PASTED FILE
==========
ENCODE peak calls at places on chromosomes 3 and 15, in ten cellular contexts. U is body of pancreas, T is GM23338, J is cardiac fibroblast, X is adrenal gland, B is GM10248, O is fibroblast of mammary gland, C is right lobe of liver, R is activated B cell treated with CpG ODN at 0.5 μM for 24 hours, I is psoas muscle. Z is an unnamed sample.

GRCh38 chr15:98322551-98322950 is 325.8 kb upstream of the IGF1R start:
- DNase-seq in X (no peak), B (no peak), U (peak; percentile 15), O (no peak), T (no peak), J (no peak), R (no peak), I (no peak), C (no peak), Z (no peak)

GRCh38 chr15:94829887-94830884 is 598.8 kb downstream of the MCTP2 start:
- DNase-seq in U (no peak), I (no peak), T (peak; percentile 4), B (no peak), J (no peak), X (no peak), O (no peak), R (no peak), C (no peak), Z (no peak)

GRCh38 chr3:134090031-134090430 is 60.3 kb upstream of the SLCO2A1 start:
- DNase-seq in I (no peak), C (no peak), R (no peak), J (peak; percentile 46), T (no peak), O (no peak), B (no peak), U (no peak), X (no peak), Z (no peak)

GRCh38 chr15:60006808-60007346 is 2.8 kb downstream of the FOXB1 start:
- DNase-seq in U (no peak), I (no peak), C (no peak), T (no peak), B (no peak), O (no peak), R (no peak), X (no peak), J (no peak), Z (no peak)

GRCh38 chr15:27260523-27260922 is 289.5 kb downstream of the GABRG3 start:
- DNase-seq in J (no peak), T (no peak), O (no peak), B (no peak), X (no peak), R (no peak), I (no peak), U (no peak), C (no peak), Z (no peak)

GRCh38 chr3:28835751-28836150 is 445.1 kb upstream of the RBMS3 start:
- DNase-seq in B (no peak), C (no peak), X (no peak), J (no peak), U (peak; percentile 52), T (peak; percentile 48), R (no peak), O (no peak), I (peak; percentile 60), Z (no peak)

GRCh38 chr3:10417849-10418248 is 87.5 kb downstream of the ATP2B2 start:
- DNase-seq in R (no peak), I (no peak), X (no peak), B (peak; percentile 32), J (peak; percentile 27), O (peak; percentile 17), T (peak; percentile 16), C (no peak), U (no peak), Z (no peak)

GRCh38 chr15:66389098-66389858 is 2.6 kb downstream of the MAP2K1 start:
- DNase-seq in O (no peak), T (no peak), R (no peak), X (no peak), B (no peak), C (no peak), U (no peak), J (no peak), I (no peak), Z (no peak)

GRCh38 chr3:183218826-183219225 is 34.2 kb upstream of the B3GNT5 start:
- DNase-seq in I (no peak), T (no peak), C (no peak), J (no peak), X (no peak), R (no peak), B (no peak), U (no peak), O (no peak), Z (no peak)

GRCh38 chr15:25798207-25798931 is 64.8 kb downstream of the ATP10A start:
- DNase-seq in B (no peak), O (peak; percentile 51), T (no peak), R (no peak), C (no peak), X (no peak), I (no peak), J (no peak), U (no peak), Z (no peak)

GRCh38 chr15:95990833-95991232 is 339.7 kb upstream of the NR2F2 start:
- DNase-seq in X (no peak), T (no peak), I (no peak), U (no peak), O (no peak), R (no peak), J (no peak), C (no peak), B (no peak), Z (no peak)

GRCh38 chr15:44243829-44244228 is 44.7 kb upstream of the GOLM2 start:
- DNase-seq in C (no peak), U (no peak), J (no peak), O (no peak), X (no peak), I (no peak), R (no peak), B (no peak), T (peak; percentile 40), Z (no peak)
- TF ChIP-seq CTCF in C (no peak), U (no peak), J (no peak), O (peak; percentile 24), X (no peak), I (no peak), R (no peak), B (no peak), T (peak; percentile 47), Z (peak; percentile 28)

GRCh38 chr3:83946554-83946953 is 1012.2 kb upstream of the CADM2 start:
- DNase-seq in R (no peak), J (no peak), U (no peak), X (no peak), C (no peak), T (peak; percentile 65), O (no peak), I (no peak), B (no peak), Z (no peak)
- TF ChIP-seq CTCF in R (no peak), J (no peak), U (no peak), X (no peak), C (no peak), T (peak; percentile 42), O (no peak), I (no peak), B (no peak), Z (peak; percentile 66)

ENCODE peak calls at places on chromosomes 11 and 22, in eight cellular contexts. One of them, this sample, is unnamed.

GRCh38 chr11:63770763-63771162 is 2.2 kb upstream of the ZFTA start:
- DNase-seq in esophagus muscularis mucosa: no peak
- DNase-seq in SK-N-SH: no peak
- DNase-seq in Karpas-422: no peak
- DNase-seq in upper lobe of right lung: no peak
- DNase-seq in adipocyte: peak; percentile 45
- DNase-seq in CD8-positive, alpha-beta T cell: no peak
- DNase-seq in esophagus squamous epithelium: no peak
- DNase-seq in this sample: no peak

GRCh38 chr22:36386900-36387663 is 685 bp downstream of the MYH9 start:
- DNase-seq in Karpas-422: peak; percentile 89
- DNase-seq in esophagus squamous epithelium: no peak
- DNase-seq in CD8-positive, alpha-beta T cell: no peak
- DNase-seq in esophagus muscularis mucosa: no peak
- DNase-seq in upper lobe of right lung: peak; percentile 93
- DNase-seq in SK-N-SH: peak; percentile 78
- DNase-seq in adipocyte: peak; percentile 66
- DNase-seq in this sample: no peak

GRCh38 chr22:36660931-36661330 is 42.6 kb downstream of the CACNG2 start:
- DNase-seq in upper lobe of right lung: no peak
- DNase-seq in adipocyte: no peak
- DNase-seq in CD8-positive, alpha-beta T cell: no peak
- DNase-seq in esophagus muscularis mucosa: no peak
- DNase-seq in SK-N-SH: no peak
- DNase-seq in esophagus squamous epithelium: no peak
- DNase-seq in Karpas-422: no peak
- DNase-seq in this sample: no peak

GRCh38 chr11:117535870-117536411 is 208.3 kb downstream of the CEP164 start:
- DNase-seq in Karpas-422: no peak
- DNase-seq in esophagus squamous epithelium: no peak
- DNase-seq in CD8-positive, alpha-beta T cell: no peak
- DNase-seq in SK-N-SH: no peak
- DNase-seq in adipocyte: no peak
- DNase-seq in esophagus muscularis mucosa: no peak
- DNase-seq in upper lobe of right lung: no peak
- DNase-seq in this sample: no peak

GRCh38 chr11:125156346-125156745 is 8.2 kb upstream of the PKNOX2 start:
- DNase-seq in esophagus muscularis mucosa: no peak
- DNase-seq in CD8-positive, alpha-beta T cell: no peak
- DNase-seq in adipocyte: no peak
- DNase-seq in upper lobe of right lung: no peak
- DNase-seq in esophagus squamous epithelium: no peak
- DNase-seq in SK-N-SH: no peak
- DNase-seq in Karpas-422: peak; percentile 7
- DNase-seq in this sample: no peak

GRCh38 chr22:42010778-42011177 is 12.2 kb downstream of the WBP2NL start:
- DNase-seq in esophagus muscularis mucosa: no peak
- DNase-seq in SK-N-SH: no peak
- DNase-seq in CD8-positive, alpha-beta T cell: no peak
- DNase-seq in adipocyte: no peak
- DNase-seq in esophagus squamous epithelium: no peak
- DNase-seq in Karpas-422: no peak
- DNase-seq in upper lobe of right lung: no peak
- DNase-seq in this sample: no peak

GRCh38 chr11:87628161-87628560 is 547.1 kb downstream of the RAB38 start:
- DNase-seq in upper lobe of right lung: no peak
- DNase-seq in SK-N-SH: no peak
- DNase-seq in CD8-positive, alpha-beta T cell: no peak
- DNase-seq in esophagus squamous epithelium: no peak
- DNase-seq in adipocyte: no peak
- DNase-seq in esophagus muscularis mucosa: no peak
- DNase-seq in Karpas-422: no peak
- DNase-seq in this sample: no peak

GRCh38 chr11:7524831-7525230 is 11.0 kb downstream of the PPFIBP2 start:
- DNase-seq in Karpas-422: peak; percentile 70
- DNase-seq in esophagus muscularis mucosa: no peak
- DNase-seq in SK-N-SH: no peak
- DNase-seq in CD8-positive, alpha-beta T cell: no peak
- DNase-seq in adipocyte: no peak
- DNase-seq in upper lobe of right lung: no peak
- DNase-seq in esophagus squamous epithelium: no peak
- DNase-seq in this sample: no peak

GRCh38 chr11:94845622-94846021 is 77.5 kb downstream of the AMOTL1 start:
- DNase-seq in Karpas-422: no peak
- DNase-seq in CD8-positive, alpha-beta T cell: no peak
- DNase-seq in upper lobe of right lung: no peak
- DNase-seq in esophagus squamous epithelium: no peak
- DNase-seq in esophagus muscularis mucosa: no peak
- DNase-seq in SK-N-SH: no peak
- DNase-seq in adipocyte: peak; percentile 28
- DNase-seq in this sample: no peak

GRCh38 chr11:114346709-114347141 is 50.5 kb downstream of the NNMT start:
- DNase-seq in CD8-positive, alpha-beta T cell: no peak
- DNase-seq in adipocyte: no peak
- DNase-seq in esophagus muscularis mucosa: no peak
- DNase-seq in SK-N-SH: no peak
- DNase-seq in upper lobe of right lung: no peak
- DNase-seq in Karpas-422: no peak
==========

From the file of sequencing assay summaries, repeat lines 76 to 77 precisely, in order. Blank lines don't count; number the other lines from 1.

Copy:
GRCh38 chr22:42010778-42011177 is 12.2 kb downstream of the WBP2NL start:
- DNase-seq in esophagus muscularis mucosa: no peak